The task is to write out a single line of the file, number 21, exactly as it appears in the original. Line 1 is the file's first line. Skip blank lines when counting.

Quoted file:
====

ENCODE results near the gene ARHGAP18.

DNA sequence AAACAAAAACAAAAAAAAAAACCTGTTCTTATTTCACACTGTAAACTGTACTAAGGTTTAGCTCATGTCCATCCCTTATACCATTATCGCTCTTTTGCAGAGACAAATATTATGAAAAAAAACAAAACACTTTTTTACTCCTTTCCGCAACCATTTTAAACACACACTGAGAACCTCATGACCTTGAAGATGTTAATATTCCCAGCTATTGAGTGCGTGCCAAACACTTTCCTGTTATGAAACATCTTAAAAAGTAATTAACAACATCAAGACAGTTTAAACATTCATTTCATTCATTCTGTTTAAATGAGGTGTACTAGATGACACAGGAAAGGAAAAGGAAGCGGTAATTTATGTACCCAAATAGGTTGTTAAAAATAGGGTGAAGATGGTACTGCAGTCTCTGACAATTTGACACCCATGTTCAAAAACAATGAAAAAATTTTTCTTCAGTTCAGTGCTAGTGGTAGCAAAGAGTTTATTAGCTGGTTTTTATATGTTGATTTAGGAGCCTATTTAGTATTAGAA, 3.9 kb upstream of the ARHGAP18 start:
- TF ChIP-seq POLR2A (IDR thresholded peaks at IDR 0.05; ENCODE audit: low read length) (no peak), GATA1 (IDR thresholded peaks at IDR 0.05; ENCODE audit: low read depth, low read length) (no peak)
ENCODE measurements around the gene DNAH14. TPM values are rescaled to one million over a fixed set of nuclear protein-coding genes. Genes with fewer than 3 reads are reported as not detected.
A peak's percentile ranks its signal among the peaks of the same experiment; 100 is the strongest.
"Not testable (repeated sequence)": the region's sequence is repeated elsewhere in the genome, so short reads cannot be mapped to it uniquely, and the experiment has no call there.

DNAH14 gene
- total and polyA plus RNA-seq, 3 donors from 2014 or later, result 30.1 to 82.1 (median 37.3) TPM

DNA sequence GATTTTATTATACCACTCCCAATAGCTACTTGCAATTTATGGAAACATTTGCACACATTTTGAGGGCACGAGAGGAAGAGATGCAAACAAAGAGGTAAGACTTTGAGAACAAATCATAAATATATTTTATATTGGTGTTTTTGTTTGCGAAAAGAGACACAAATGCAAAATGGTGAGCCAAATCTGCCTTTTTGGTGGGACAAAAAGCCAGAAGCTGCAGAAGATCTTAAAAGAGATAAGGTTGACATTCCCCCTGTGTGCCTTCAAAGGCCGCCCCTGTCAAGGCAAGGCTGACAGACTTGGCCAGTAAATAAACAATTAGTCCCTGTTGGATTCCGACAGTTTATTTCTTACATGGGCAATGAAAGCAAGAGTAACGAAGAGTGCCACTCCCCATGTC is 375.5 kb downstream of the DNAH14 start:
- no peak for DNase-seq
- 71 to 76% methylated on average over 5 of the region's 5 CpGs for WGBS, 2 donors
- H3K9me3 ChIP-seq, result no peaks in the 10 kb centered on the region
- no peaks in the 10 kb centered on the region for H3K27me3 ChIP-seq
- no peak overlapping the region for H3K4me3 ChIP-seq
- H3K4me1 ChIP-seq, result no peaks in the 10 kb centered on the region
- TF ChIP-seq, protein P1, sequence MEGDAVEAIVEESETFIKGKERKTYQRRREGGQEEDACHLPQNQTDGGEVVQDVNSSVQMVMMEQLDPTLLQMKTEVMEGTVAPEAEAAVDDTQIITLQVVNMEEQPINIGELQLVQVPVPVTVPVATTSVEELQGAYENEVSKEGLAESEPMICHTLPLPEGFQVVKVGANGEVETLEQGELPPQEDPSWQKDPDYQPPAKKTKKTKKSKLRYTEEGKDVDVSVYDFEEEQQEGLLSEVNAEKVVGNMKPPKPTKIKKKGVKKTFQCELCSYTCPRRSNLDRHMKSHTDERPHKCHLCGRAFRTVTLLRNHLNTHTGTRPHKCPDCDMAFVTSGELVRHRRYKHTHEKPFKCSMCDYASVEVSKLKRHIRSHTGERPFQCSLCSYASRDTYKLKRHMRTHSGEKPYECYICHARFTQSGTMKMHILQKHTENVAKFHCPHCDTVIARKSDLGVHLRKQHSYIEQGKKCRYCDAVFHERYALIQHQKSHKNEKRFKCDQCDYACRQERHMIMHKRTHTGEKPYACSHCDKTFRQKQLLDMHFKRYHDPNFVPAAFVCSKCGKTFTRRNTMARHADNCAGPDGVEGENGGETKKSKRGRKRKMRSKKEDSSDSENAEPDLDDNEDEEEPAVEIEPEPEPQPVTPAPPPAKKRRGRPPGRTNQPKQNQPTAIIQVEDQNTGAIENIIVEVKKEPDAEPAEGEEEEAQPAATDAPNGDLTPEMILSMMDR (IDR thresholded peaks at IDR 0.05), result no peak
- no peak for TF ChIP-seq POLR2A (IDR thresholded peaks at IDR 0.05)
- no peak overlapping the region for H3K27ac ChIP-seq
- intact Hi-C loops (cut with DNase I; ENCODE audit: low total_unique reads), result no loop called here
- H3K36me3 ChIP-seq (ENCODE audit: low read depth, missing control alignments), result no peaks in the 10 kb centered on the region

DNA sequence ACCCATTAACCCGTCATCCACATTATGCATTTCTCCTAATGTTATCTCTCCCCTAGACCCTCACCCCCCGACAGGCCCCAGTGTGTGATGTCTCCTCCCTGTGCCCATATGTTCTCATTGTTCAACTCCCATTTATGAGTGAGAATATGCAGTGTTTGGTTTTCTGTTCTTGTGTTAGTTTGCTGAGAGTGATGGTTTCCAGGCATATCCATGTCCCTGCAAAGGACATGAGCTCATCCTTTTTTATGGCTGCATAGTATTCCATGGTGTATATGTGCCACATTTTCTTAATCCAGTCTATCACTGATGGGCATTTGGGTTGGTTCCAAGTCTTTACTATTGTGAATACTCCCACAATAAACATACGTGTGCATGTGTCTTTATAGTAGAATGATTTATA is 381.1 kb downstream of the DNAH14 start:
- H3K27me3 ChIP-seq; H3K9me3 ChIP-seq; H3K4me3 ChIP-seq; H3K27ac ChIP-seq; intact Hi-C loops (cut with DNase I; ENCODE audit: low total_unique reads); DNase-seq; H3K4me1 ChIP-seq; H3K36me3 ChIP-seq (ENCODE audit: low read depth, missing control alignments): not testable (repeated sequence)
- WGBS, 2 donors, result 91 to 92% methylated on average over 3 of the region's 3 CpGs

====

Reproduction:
DNA sequence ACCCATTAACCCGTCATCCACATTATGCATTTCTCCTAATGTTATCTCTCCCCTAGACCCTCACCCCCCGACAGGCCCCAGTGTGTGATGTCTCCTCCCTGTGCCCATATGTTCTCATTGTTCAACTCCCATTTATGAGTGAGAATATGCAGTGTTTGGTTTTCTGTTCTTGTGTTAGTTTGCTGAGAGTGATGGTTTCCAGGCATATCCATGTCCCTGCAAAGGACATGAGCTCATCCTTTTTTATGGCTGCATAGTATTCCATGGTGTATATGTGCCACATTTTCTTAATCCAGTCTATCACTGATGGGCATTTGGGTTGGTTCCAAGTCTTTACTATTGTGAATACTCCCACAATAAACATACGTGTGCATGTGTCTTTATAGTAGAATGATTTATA is 381.1 kb downstream of the DNAH14 start: